Emotional dispositions are distinguished from the sentiments. Emotional dispositions can be characterised as “single-track”, namely, as tendencies to exhibit one specific emotion (e.g., anger, envy, jealousy, fear, pride; see Deonna and Teroni 2012). Some affective dispositions however are “multi-track”, i.e., they are tendencies to feel a variety of different emotions. When we say that Mary loves John, for example, we imply that Mary is likely to undergo an intelligible pattern of different emotions towards John and in relation to him, such as erotic desire and warm affection, but also worry, pride, or jealousy. Similarly for hatred. These multi-track affective dispositions are traditionally characterized as the sentiments (see also Broad 1954; Ben Ze’ev 2000, Chap. 4).
A further category of affective dispositions are the temperaments. A temperament is generally viewed as the tendency to have certain moods. Often-cited examples of temperaments are being cheerful, being phlegmatic, being irritable, being gloomy, being melancholic, being lascivious, and being nervous (Deonna and Teroni 2012, Chap. 9). Someone with an irritable temperament, for instance, is disposed to enter a grumpy mood more often than someone with a cheerful or phlegmatic temperament.
Finally, temperaments are distinguished from character traits, which are dispositions to evaluate and affectively respond to events in a certain way. Paradigmatic examples are “being optimistic, kind, courteous, opportunist, meticulous, modest, loyal, frivolous, cruel, but also negligent, insensitive, unfriendly as well as the standard virtues and vices” (Deonna and Teroni 2012, p. 106; Goldie 2004). Character traits differ primarily from sentiments in that the latter are considered attachments to specific things (objects, but also people and institutions), whereas the former are attachments to values (such as justice, modesty, loyalty, and so on). Recent literature has raised a sceptical challenge to the treatment of character traits as context-independent, enduring, and stable features of moral agents (e.g., Harman 2000), motivated by results from situationist social psychology (see, e.g., Kunda 1999 for discussion), which have been taken to indicate that individuals tend not to exhibit uniform traits—e.g., kindness, charity, or honesty—across different contexts and situations. One response (e.g., Upton 2005) is to hold that features of character should be understood in “local” terms, as dispositions to respond evaluatively only within a circumscribed context—to attribute to an agent the property, for example, of being “honest-at-work”, or “compassionate-towards-the-sick”. We will not take a stand upon the question of which account of character traits, global or local, is correct, but hold that each is consistent with HEA as we will develop it.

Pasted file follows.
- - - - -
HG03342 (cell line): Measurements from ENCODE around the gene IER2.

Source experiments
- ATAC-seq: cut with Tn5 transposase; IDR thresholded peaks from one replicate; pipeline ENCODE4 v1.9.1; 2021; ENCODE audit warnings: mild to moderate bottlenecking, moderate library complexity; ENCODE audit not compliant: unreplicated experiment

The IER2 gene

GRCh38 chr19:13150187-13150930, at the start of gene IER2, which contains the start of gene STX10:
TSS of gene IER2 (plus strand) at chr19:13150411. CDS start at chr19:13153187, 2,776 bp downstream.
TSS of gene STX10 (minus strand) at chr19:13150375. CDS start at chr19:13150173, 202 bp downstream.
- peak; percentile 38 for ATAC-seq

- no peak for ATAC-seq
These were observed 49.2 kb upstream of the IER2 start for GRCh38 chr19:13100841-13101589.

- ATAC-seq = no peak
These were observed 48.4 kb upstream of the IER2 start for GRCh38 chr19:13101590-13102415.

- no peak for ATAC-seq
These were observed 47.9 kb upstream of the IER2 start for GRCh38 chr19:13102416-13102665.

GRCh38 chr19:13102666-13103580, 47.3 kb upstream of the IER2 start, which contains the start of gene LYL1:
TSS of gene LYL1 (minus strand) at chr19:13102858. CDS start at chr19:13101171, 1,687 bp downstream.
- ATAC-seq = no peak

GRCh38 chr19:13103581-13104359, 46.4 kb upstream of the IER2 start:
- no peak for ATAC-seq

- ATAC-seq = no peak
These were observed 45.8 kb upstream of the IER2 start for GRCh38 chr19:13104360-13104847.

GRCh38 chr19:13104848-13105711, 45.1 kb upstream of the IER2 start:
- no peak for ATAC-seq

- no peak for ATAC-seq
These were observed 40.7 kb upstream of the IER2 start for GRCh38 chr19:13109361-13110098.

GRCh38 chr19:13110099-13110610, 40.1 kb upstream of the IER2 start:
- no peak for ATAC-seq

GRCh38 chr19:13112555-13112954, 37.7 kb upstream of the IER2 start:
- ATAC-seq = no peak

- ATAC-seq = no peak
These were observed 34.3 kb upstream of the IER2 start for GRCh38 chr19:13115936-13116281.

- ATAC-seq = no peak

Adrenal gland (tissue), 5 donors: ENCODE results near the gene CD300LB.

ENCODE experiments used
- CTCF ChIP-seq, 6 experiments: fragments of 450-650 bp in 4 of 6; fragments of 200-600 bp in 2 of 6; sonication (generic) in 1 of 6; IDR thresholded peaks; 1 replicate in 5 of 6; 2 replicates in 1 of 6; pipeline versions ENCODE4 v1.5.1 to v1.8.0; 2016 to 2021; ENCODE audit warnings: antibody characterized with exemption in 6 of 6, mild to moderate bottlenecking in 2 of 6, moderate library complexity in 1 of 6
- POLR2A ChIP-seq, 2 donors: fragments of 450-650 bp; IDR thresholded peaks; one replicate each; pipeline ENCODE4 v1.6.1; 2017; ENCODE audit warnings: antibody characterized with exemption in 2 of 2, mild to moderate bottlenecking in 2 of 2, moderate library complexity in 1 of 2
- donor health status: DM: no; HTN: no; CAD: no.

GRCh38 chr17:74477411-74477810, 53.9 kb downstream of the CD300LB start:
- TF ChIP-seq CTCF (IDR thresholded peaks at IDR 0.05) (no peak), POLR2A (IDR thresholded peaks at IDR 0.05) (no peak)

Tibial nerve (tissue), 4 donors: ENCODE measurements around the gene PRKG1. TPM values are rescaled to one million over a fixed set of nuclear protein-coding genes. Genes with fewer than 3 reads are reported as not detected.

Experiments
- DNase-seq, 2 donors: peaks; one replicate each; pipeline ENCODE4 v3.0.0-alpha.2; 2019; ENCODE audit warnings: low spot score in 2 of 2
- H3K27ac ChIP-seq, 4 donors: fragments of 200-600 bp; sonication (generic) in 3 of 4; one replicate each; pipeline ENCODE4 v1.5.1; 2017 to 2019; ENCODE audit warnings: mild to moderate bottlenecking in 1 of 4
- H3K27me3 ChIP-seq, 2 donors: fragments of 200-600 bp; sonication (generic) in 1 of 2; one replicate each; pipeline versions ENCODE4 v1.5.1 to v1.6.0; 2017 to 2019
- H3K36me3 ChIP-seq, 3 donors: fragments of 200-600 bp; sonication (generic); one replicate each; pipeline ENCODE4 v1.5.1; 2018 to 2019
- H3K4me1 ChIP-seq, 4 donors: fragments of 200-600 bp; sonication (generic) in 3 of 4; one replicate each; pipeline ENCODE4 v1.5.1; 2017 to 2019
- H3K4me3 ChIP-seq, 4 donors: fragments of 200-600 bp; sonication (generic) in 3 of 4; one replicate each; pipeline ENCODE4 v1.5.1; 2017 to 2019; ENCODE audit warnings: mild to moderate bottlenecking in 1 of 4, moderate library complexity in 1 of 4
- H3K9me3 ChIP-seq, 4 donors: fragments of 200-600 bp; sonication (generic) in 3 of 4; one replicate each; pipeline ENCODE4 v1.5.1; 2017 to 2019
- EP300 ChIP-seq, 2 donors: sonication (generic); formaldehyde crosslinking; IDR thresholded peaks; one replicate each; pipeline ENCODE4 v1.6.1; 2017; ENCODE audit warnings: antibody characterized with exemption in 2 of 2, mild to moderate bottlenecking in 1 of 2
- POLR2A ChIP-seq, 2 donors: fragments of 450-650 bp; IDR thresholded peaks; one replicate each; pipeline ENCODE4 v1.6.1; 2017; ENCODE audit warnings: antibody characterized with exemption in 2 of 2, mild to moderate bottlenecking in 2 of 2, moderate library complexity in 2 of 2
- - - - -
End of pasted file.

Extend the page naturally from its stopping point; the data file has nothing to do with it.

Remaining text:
Occurrent emotional episodes and moods, and dispositional emotions, sentiments, temperaments, and character traits differ in their temporal span. Emotional episodes typically last a few seconds or minutes, whereas moods can last for hours, days, or even weeks. The various dispositional affective states are usually long-lasting and relatively stable: one can be angry at one’s parents for the whole of one’s life; likewise for a sentiment of love, a gloomy temperament, and a frivolous character trait. Arguably, not all affective dispositions fall neatly within one category only. Being irascible, for example, can be seen as a single-track emotional disposition (e.g., Goldie 2004), but also as a temperament, and even as a character trait (if one exhibits a pattern of preferential attachments to one’s own interests at the expense of others’, say). For our purposes, what matters is that it is possible, and indeed customary, to identify a variety of occurrent as well as dispositional affective phenomena. Moreover, we can do so in the absence of a definitive, theory-driven “mark of the affective”: our appeal is to well-established and, we think, relatively uncontroversial categorizations of affective phenomena.